For Immediate Release
March 30, 2011
Contact:

Scott Mulhauser/Erin Shields
202-224-4515

Baucus Looks to Ensure Structure, Delivery of Tax Incentives Works For Taxpayers, Spurs Economic Growth

Finance Chair Looks to Ensure Maximum “Bang for the Buck” in Tax Incentives

Washington, DC – Senate Finance Committee Chairman Max Baucus (D-Mont.) convened a hearing today to examine the effectiveness of tax incentives for individuals and businesses, with an eye toward ensuring incentives achieve the most value for their costs and effectively work to strengthen the American economy.  With numerous incentives in the code designed to encourage behavior, such as saving for college or retirement, Baucus looked at how to measure the effectiveness of these incentives and how to best structure incentives so people respond as intended.  Today’s hearing is part of a Finance Committee series examining ways the tax code can be more fair and simple, to boost the economy and increase the competitiveness of U.S.  businesses at home and in the global market.

“Tax incentives help all of us meet critical goals, such as saving for retirement or paying for college, so we need to ensure we are getting the largest possible bang for the buck from these incentives,” Baucus said.  “Today, there are 15 different higher education tax incentives, which can certainly be confusing, and we simply can’t allow complexity to stand in the way of a college degree.  Similarly, the Research and Development Tax Credit expires almost every year, making it difficult for companies to make the investment decisions necessary to help our economy grow and create jobs.  Determining the best incentives and ensuring taxpayers respond to them successfully is an important part of our tax reform effort.”   

At today’s hearing, Baucus examined how the presentation and structure of tax incentives affect the way individuals respond to them.  He noted as an example that taxpayers are more responsive to incentives that immediately match their own contribution, such as in retirement savings, than they are to a cash tax rebate at the end of the year.  Similarly, Baucus noted that taxpayers tend to respond to incentives more quickly and in greater numbers when the benefit is offered at the time of purchase, rather than after they file their taxes.  He noted the Cash for Clunkers program, which provided consumers with a cash benefit at the time they purchased a more energy-efficient vehicle, was more effective than similar traditional tax credits.  Baucus heard from the witnesses that refundable tax credits are often one of the most effective of all of the ways to structure tax incentives, particularly when they can be offered at the time individuals act.  Baucus stressed the need to determine what makes Americans respond to tax incentives to ensure the tax code achieves its targeted goals.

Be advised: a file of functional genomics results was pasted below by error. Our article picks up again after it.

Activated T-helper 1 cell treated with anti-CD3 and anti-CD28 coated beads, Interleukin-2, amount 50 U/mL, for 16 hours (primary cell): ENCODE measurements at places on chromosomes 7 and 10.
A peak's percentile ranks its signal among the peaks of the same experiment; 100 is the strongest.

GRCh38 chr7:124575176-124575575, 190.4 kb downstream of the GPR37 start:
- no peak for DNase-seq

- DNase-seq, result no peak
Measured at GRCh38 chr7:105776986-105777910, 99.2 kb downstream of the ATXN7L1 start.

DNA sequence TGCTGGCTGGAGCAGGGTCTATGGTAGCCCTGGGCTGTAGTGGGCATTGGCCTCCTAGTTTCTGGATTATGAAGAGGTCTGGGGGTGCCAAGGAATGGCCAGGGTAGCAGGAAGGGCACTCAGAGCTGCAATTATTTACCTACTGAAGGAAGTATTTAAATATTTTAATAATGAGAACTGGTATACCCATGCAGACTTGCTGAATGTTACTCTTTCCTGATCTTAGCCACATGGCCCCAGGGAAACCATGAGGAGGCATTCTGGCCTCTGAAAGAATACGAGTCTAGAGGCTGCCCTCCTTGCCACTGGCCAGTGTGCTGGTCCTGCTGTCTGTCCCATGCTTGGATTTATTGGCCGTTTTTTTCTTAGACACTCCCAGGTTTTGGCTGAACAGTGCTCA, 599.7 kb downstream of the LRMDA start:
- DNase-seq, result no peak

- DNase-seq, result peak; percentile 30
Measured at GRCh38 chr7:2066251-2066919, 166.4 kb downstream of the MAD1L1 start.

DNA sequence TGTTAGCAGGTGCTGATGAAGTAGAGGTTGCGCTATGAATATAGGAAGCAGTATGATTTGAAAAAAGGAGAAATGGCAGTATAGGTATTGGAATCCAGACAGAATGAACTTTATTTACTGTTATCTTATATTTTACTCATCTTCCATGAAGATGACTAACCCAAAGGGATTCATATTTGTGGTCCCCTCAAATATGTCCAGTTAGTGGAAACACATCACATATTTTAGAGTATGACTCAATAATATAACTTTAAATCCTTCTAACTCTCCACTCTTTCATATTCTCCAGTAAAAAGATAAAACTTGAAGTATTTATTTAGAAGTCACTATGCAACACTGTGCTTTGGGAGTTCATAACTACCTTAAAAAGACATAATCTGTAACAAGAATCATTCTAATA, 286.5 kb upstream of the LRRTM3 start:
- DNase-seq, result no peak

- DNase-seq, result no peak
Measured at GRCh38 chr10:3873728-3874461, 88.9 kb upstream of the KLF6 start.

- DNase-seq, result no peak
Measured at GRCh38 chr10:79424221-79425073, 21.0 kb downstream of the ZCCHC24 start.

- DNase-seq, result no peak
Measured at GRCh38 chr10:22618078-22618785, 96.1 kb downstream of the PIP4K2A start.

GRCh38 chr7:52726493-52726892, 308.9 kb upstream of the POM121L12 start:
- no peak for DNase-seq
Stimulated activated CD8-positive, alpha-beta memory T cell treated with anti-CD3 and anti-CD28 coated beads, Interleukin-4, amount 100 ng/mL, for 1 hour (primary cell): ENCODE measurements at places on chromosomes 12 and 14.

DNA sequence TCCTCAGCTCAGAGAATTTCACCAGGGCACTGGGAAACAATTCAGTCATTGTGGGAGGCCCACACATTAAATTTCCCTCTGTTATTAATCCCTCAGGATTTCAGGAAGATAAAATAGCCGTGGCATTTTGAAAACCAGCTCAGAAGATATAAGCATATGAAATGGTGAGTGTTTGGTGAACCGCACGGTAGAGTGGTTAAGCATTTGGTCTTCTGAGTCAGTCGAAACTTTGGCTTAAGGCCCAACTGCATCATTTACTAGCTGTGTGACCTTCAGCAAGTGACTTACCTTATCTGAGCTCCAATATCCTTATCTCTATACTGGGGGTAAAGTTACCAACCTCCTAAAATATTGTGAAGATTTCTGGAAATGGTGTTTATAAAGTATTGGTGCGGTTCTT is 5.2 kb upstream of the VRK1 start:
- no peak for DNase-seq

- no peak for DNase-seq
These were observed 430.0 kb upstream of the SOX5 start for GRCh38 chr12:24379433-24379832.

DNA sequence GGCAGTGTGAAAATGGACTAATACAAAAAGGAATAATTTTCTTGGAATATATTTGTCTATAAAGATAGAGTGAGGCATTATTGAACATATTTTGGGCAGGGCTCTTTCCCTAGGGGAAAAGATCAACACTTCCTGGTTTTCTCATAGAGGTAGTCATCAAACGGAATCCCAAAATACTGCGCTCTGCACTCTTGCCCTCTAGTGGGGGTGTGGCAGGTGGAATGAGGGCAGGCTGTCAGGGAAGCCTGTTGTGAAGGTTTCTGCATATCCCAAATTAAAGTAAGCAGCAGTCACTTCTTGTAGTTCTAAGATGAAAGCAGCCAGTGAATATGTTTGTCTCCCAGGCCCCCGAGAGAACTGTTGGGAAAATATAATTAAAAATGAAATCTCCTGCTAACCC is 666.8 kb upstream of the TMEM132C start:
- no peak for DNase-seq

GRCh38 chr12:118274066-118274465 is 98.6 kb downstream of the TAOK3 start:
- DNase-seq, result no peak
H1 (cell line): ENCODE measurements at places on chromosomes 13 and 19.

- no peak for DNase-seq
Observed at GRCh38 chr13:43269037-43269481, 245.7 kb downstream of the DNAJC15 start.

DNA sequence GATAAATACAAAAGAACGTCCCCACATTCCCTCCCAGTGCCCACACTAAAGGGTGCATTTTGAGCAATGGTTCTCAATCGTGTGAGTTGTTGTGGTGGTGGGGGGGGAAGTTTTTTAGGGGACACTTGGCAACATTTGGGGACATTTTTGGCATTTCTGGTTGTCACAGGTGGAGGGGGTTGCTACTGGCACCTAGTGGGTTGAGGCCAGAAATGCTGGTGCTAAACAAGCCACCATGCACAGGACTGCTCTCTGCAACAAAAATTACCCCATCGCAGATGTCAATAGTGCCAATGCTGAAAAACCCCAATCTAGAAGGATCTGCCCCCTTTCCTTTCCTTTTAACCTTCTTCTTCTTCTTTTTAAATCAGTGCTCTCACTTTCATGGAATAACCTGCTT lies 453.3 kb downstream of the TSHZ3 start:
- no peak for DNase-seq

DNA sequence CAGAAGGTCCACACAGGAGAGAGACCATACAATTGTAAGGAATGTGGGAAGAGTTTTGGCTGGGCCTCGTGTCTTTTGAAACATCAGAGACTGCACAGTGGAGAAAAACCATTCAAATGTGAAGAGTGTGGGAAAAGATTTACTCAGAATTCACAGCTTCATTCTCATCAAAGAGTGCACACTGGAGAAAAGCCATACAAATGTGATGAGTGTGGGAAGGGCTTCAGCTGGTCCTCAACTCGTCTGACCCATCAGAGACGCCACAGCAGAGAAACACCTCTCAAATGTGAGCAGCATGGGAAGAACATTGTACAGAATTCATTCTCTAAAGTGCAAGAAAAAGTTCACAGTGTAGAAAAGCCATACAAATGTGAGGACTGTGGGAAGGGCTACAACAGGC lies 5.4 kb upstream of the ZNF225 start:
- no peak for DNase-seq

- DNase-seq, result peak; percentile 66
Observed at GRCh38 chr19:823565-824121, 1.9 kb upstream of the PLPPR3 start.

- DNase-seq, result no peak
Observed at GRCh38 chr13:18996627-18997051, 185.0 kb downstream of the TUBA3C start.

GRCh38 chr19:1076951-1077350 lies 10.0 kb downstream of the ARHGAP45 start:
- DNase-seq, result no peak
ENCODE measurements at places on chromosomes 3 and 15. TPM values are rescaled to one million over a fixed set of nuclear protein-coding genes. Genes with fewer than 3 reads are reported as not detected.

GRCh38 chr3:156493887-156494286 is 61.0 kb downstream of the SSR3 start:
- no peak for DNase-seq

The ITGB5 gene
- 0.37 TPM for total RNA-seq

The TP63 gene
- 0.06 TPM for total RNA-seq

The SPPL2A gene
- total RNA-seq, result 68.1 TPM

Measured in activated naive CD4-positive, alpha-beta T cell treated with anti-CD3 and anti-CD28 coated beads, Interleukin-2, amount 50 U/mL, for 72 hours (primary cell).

Baucus also looked at how complexity and the temporary nature of some tax incentives can limit their effectiveness.  He noted that there are more than 15 different tax incentives available to make college education more affordable and questioned whether the complexity taxpayers face in determining the most appropriate incentive for their situation provides less of an incentive to college enrollment than would be possible if the incentives were simplified.  And Baucus asked the witnesses what changes could be made to education tax incentives to make them more simple, upfront and transparent.  Baucus said tax reform should ensure incentives are as effective and efficient as possible.  He stressed the importance of a clear and simple tax code that eliminates confusion and provides predictability and stability to allow taxpayers to plan effectively.  And Baucus discussed with the witnesses how other countries structure their tax code to ensure it meets those goals.

In 2010, the Treasury used $109 billion for more than a dozen different incentives to help Americans save for retirement and $91 billion to promote homeownership through the mortgage interest deduction.  All in all, incentives in the income tax code cost more than one trillion dollars each year, which is about the same as the total amount raised by the entire income tax code.

The Finance Committee began its review of the code last September with a review of the lessons of the 1986 Tax Reform Act and considered historical trends in income and revenue last December.  More recently, the Committee held hearings to look at changes to the tax environment over the last two decades and to consider whether the tax code could do more to incentivize economic growth and job creation.   

Watch today’s and all past hearings and view witness testimony on the Committee website at http://finance.senate.gov/hearings/.   

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